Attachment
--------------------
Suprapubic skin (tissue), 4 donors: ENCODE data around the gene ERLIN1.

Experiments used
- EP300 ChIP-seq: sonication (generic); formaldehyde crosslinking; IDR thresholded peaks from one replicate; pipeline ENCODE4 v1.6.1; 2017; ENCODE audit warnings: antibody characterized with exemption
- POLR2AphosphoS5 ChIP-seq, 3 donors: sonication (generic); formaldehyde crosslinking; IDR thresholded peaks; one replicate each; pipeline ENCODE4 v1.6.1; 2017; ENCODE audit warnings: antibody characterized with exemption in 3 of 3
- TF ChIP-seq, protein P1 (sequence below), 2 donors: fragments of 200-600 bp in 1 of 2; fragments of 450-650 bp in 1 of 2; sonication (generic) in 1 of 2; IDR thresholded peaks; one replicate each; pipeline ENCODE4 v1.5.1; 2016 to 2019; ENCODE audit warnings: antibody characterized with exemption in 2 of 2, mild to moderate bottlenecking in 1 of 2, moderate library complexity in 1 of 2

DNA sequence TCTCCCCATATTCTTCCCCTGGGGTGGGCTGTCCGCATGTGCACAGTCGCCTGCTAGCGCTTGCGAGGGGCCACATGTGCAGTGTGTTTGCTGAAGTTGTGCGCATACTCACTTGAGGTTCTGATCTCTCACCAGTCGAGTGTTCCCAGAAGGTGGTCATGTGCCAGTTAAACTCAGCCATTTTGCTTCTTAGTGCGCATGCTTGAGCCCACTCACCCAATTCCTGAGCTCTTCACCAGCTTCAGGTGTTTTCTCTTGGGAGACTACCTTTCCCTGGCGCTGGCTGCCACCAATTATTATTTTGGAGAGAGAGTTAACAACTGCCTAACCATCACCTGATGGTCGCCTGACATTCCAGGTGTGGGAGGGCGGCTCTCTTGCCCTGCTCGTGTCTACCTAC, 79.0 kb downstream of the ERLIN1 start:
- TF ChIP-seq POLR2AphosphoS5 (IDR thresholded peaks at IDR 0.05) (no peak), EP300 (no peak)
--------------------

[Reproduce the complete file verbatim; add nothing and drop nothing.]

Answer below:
Suprapubic skin (tissue), 4 donors: ENCODE data around the gene ERLIN1.

Experiments used
- EP300 ChIP-seq: sonication (generic); formaldehyde crosslinking; IDR thresholded peaks from one replicate; pipeline ENCODE4 v1.6.1; 2017; ENCODE audit warnings: antibody characterized with exemption
- POLR2AphosphoS5 ChIP-seq, 3 donors: sonication (generic); formaldehyde crosslinking; IDR thresholded peaks; one replicate each; pipeline ENCODE4 v1.6.1; 2017; ENCODE audit warnings: antibody characterized with exemption in 3 of 3
- TF ChIP-seq, protein P1 (sequence below), 2 donors: fragments of 200-600 bp in 1 of 2; fragments of 450-650 bp in 1 of 2; sonication (generic) in 1 of 2; IDR thresholded peaks; one replicate each; pipeline ENCODE4 v1.5.1; 2016 to 2019; ENCODE audit warnings: antibody characterized with exemption in 2 of 2, mild to moderate bottlenecking in 1 of 2, moderate library complexity in 1 of 2

DNA sequence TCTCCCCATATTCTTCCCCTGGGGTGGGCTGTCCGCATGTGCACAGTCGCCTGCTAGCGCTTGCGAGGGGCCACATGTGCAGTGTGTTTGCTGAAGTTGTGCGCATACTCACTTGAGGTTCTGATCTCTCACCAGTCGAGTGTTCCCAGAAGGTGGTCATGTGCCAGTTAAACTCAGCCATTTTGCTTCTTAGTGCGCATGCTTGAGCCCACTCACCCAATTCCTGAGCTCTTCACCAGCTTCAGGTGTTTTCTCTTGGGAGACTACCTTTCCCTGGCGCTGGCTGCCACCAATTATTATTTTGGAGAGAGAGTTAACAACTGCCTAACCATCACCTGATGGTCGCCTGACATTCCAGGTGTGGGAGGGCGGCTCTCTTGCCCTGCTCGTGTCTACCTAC, 79.0 kb downstream of the ERLIN1 start:
- TF ChIP-seq POLR2AphosphoS5 (IDR thresholded peaks at IDR 0.05) (no peak), EP300 (no peak)